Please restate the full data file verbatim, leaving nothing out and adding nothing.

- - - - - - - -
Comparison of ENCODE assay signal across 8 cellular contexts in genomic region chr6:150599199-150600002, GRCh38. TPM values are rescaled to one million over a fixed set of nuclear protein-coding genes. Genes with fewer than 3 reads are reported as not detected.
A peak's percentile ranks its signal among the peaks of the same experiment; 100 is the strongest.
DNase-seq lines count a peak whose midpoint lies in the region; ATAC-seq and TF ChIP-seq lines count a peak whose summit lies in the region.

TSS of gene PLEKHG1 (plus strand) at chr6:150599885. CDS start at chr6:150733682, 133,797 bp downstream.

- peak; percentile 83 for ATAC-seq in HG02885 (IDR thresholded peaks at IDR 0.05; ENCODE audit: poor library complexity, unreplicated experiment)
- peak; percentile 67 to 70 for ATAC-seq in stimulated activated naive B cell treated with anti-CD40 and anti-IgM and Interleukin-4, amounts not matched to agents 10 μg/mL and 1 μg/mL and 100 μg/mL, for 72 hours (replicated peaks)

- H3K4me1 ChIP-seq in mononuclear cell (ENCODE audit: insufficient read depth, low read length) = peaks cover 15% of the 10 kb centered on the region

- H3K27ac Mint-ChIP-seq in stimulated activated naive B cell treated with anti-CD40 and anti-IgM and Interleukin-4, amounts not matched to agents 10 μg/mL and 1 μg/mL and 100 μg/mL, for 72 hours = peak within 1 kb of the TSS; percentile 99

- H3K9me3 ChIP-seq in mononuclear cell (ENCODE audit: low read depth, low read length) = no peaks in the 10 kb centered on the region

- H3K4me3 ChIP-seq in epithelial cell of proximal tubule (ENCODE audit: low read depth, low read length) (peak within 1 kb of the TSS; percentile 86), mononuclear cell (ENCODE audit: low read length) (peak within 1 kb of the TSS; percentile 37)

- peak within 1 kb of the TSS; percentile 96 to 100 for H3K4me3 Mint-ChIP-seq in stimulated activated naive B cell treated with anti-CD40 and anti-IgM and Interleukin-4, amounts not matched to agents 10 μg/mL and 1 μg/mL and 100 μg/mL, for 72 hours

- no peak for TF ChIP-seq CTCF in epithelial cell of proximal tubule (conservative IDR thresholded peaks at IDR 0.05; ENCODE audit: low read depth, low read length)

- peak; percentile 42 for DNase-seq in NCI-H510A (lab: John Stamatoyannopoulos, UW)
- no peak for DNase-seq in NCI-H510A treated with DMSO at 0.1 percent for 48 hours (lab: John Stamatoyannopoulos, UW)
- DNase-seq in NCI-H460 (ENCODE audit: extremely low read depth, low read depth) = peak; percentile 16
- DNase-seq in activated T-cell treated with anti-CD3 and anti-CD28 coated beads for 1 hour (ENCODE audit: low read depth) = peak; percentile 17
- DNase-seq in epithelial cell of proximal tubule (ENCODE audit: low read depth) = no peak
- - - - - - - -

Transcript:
Comparison of ENCODE assay signal across 8 cellular contexts in genomic region chr6:150599199-150600002, GRCh38. TPM values are rescaled to one million over a fixed set of nuclear protein-coding genes. Genes with fewer than 3 reads are reported as not detected.
A peak's percentile ranks its signal among the peaks of the same experiment; 100 is the strongest.
DNase-seq lines count a peak whose midpoint lies in the region; ATAC-seq and TF ChIP-seq lines count a peak whose summit lies in the region.

TSS of gene PLEKHG1 (plus strand) at chr6:150599885. CDS start at chr6:150733682, 133,797 bp downstream.

- peak; percentile 83 for ATAC-seq in HG02885 (IDR thresholded peaks at IDR 0.05; ENCODE audit: poor library complexity, unreplicated experiment)
- peak; percentile 67 to 70 for ATAC-seq in stimulated activated naive B cell treated with anti-CD40 and anti-IgM and Interleukin-4, amounts not matched to agents 10 μg/mL and 1 μg/mL and 100 μg/mL, for 72 hours (replicated peaks)

- H3K4me1 ChIP-seq in mononuclear cell (ENCODE audit: insufficient read depth, low read length) = peaks cover 15% of the 10 kb centered on the region

- H3K27ac Mint-ChIP-seq in stimulated activated naive B cell treated with anti-CD40 and anti-IgM and Interleukin-4, amounts not matched to agents 10 μg/mL and 1 μg/mL and 100 μg/mL, for 72 hours = peak within 1 kb of the TSS; percentile 99

- H3K9me3 ChIP-seq in mononuclear cell (ENCODE audit: low read depth, low read length) = no peaks in the 10 kb centered on the region

- H3K4me3 ChIP-seq in epithelial cell of proximal tubule (ENCODE audit: low read depth, low read length) (peak within 1 kb of the TSS; percentile 86), mononuclear cell (ENCODE audit: low read length) (peak within 1 kb of the TSS; percentile 37)

- peak within 1 kb of the TSS; percentile 96 to 100 for H3K4me3 Mint-ChIP-seq in stimulated activated naive B cell treated with anti-CD40 and anti-IgM and Interleukin-4, amounts not matched to agents 10 μg/mL and 1 μg/mL and 100 μg/mL, for 72 hours

- no peak for TF ChIP-seq CTCF in epithelial cell of proximal tubule (conservative IDR thresholded peaks at IDR 0.05; ENCODE audit: low read depth, low read length)

- peak; percentile 42 for DNase-seq in NCI-H510A (lab: John Stamatoyannopoulos, UW)
- no peak for DNase-seq in NCI-H510A treated with DMSO at 0.1 percent for 48 hours (lab: John Stamatoyannopoulos, UW)
- DNase-seq in NCI-H460 (ENCODE audit: extremely low read depth, low read depth) = peak; percentile 16
- DNase-seq in activated T-cell treated with anti-CD3 and anti-CD28 coated beads for 1 hour (ENCODE audit: low read depth) = peak; percentile 17
- DNase-seq in epithelial cell of proximal tubule (ENCODE audit: low read depth) = no peak